The Women to Watch: No. 8, MUFG's Bita Ardalan
Managing Director, Head of Commercial Banking, MUFG Union Bank
Tepid loan demand, falling interest rates and heightened competition from nonbank lenders are just some of the headwinds facing commercial lenders these days. Revenue growth could be particularly challenging for an institution such as MUFG Union Bank, which has conservative credit culture to begin with and is not one to loosen loan terms in order to win deals.
But Bita Ardalan, MUFG Union Bank's head of commercial banking, believes that the San Francisco bank can expand its credit appetite a bit without compromising safety and soundness.
So, armed with data from multiple sources, as well as their deep insight on the markets the bank serves, Ardalan and her team last year put forth a proposal to the bank's top management and board of directors that made the case for taking on a little more risk. Senior leaders and directors ultimately supported the move and Ardalan and her team have since been identifying new niches, tweaking underwriting guidelines and addressing biases in loan processes and policies.
"These changes will significantly increase our growth potential while maintaining our culture of strong risk management," said Ardalan, who joined MUFG Union Bank in 1986 and climbed steadily up the leadership ranks before becoming head of commercial banking in 2015.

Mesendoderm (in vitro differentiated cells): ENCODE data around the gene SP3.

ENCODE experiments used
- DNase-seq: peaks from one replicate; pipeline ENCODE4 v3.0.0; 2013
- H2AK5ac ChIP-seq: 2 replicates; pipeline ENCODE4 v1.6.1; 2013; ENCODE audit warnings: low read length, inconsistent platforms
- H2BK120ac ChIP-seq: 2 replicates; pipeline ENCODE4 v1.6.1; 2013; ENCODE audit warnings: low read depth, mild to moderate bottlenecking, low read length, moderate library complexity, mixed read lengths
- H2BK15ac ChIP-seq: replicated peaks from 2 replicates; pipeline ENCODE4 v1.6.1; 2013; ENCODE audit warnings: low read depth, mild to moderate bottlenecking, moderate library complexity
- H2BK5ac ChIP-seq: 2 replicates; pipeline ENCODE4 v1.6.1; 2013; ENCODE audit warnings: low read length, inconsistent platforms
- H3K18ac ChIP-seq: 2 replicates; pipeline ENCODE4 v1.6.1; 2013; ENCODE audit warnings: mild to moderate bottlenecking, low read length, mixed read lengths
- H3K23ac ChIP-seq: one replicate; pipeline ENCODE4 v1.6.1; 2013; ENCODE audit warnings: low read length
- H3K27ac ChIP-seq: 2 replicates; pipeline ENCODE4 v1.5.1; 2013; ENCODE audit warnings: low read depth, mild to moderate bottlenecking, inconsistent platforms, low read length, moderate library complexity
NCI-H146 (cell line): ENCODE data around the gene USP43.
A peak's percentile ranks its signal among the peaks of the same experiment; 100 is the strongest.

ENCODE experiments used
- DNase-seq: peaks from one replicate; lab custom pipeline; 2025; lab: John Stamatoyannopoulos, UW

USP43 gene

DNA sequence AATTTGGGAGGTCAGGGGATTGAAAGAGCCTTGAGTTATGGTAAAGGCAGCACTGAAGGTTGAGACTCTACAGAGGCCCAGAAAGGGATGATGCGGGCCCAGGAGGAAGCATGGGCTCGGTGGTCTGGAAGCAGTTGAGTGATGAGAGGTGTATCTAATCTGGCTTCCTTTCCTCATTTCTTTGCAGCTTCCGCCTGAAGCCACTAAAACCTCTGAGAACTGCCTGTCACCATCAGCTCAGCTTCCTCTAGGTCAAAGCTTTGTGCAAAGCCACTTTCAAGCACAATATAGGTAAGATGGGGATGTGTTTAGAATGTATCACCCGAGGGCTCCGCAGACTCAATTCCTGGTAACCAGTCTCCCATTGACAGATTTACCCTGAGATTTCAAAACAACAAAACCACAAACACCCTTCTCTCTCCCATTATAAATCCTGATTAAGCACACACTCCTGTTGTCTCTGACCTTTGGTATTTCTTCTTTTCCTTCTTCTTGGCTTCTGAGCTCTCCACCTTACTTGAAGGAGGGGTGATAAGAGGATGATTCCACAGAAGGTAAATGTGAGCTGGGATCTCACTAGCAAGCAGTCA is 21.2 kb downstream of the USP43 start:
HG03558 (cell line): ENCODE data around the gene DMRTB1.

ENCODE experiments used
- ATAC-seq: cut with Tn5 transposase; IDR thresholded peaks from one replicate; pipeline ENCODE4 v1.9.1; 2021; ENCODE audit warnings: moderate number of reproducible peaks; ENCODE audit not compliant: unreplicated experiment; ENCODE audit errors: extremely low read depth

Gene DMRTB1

That MUFG Union is going outside of its comfort zone to pursue new opportunities is a testament to Ardalan's track record of success. More than a dozen years ago she established a business line providing financing to private equity firms and it's now one the bank's largest and most profitable niches. Under Ardalan, the commercial bank has since established successful niches serving the health care, technology, agriculture, environment, nonprofit, wine and other industries, and last year expanded its services to two new markets, Arizona and Nevada.
Ardalan is a self-described workaholic, but she said she is learning to slow down a bit and advises younger associates to do the same.
When her children were young, Ardalan felt that as a woman in the male-dominated profession she had to work "twice as hard" to prove herself, and that often meant working long after putting her kids to bed.
Now she is finding more balance, thanks to her now-adult son, who has a successful career in his own right, but made a decision early on "to not allow work to rob him of his personal life," Ardalan said.
"I still work very hard at my job, but I also make time for all the people and things I love," Ardalan said. "And when I speak with young colleagues who ask for advice, I always encourage them to be more like my son: Work hard, but nurture your relationships, stay active, enjoy nature and feed your soul."